The Fed’s Large Balance Sheet Isn’t the Only Justification for Paying Interest on Excess Reserves

The Fed’s Large Balance Sheet Isn’t the Only Justification for Paying Interest on Excess Reserves

In a recent New York Fed blog post, “Why pay interest on excess reserve balances?“, three Fed economists listed only one answer to their rhetorical question:  so that the Fed can operate monetary policy with a large balance sheet.[1],[2]

The authority to pay interest on reserve balances provided the Fed an important tool for implementing monetary policy. Instead of relying on small adjustments to the quantity of reserves to target a level of market rates, the Fed can steer market rates by adjusting the return banks earn on the balances held overnight in their Fed accounts. That is, by raising or lowering the rate paid on excess reserves, the Fed can alter the value banks place on reserves and influence rates in the federal funds market. Since the Fed can implement monetary policy through a rate-based rather than a quantity-based mechanism, it has the flexibility to provide a greater supply of reserves while still controlling short-term interest rates [emphasis added].

The rest of their note lists what they see as the benefits of providing an excess supply of reserves; that is, maintaining a large balance sheet.

This answer is surprising.  When the Fed asked for and received the authority to pay interest on excess reserves, it does not appear to have been intending to use the authority to operate policy with a large balance sheet.  Indeed, they appear to have been primarily interested in using the authority to control interest rate volatility but with a relatively low level of excess reserves.

For example, in the FOMC meeting immediately after the Fed was granted the authority to pay interest on reserves, then Chairman Bernanke asked the Director of the Division of Monetary Affairs at the Board to “…form a committee of senior staff around the System to begin talking about these issues….”[3]  The committee reported back to the FOMC in April 2008, providing a paper titled “Interest on Reserves: A Preliminary Analysis of Basic Options.”[4]  The paper included five options and only one entailed the Fed operating with a large balance sheet.  In the other four, the authority to pay interest on excess reserves was only used to put a floor under market rates.  In those cases, the interest rate the Fed pays on excess reserves would be 50 – 100 basis points below market rates.  At that level, banks would be likely to hold very low levels of excess reserves and the Fed would return to a relatively small balance sheet.  When the staff briefed the FOMC on the memo, they recommended two of the five options for further study; neither of the two was the large balance sheet option.[5]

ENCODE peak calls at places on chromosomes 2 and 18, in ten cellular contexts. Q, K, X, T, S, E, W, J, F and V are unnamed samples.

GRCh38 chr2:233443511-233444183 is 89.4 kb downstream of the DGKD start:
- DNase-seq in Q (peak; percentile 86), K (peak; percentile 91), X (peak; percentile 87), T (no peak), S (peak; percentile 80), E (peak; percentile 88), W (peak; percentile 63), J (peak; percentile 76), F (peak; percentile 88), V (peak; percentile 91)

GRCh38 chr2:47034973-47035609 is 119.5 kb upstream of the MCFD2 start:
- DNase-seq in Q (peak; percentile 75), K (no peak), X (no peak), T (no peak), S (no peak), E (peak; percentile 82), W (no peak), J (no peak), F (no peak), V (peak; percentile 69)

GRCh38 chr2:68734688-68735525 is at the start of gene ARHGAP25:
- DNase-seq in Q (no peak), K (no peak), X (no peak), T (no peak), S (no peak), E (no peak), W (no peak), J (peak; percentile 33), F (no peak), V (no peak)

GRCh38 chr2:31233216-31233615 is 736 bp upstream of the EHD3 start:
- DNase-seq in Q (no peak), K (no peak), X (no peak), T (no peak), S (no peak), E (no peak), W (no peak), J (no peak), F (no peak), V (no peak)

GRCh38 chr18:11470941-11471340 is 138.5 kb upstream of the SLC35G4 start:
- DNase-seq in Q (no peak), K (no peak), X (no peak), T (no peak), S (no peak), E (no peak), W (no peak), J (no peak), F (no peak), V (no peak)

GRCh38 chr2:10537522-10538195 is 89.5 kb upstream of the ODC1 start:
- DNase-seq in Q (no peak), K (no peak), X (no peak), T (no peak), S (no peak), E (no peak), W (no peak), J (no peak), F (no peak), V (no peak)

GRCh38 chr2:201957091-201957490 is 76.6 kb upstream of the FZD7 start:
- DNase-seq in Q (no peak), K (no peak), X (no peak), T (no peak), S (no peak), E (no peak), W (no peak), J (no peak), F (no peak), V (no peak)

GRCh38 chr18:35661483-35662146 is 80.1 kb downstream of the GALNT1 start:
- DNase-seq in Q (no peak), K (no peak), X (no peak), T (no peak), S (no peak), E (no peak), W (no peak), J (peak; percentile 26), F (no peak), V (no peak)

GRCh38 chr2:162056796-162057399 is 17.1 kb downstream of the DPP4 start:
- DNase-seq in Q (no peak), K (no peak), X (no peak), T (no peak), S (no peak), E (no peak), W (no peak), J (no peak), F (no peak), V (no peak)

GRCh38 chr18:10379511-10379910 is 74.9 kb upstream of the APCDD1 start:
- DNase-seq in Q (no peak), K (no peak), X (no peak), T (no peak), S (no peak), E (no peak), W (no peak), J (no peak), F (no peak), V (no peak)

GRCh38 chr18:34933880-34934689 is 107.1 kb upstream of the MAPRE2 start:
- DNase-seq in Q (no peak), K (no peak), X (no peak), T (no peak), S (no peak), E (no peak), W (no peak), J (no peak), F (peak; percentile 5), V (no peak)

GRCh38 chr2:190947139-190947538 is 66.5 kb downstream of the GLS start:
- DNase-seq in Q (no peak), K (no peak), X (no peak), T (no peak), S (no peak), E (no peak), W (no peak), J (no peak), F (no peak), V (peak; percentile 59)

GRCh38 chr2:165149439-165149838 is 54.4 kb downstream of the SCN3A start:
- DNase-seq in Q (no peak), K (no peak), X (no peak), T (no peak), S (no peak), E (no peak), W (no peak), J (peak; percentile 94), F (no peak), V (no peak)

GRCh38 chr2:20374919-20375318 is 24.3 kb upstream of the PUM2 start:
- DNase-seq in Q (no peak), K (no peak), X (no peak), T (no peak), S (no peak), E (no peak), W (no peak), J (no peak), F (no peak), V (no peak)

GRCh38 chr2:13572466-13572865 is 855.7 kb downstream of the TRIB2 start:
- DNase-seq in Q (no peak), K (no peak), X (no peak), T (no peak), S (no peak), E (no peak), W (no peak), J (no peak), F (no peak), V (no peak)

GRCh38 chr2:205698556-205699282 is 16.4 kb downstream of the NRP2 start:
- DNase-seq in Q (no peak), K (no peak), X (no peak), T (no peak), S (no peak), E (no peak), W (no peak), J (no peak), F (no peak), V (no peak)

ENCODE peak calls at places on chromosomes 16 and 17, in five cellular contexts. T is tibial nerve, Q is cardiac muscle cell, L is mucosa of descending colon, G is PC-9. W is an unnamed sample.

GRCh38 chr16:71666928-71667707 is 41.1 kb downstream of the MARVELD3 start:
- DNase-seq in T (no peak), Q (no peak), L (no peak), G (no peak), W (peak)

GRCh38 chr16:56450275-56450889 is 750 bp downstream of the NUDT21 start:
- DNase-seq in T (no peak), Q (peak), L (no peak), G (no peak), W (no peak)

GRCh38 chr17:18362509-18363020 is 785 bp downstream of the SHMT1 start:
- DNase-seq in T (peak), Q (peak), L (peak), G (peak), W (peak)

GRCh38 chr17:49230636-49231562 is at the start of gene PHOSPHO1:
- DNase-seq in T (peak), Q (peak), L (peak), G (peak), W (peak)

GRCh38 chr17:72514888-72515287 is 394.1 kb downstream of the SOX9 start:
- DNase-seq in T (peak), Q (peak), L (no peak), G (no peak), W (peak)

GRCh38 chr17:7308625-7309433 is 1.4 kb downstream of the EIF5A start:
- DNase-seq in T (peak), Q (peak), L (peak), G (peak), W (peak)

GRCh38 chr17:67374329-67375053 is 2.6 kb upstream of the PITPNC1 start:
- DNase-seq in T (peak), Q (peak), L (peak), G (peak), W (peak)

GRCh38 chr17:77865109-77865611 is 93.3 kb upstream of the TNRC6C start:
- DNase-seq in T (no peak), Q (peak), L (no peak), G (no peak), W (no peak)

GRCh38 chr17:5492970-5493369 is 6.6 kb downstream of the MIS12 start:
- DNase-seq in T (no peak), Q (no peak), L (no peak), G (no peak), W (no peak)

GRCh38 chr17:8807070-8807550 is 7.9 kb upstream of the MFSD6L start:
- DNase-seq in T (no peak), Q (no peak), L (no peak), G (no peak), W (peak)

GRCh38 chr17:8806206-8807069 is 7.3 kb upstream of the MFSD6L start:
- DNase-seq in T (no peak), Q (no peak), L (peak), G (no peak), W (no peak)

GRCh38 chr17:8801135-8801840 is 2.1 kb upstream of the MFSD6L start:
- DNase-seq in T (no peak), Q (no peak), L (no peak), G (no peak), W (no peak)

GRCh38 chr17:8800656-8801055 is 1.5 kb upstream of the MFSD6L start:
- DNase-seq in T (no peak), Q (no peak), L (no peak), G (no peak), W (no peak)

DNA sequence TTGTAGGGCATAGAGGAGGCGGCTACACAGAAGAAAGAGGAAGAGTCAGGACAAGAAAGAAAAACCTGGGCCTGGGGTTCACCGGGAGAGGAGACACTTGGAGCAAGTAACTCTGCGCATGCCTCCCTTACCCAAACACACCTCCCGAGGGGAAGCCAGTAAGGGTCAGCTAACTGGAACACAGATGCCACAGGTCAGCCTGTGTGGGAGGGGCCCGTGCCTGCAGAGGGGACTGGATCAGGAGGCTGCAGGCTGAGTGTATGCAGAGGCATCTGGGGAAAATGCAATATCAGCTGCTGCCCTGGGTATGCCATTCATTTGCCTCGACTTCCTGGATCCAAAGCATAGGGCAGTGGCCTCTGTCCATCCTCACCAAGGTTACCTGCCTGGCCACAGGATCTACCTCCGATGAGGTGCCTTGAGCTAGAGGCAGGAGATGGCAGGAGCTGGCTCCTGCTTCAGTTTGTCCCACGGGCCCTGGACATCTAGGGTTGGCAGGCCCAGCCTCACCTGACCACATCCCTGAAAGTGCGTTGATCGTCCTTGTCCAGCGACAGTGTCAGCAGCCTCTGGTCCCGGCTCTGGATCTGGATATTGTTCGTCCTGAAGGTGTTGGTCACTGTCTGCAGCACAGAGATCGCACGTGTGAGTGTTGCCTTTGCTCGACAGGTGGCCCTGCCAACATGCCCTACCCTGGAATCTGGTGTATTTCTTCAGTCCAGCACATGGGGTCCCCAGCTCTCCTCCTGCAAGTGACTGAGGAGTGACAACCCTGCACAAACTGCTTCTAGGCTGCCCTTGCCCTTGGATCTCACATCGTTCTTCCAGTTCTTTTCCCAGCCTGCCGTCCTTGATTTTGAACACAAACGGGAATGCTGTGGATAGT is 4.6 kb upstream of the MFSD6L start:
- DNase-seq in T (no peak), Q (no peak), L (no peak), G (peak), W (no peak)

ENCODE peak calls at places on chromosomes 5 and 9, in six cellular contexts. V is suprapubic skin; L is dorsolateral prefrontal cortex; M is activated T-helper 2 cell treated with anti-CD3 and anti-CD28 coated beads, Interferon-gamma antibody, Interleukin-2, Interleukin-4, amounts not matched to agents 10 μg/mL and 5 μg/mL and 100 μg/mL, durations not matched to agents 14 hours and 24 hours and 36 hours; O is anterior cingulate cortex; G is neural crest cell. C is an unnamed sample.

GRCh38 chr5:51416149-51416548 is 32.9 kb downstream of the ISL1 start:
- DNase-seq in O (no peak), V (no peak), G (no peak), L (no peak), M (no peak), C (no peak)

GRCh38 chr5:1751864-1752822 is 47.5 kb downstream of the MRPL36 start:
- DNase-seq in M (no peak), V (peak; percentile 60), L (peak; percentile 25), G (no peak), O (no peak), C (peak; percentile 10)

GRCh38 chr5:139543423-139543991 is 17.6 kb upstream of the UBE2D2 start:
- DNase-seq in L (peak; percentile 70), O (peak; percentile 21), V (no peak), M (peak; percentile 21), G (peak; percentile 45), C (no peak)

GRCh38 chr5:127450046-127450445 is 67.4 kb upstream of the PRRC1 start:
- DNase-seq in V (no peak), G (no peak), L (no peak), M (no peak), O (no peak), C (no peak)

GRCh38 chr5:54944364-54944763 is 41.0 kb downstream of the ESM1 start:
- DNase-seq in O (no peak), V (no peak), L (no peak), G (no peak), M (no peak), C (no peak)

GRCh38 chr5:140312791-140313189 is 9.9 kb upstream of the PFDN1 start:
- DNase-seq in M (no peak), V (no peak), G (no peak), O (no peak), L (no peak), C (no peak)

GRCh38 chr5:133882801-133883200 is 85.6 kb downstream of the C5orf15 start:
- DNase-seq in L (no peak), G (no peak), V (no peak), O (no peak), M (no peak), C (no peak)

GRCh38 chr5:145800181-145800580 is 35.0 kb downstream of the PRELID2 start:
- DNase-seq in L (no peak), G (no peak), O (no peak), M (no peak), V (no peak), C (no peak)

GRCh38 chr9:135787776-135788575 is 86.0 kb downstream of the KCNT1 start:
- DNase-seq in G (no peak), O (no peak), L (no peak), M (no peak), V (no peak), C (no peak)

Moreover, the Fed staff raised significant concerns at that time about the large balance sheet option.[6]  It seems best to simply quote the Fed staff analysis at length: